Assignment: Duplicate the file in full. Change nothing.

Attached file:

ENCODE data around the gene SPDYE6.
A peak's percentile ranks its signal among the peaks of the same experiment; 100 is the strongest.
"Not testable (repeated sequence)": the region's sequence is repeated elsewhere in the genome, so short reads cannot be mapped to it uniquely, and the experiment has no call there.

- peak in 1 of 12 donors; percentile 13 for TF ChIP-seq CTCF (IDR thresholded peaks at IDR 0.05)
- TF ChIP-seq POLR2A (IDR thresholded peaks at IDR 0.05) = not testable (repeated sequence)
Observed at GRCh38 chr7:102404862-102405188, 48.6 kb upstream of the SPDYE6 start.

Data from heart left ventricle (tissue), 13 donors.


ENCODE data around the gene SPDYE6.
A peak's percentile ranks its signal among the peaks of the same experiment; 100 is the strongest.
"Not testable (repeated sequence)": the region's sequence is repeated elsewhere in the genome, so short reads cannot be mapped to it uniquely, and the experiment has no call there.

- peak in 1 of 12 donors; percentile 13 for TF ChIP-seq CTCF (IDR thresholded peaks at IDR 0.05)
- TF ChIP-seq POLR2A (IDR thresholded peaks at IDR 0.05) = not testable (repeated sequence)
Observed at GRCh38 chr7:102404862-102405188, 48.6 kb upstream of the SPDYE6 start.

Data from heart left ventricle (tissue), 13 donors.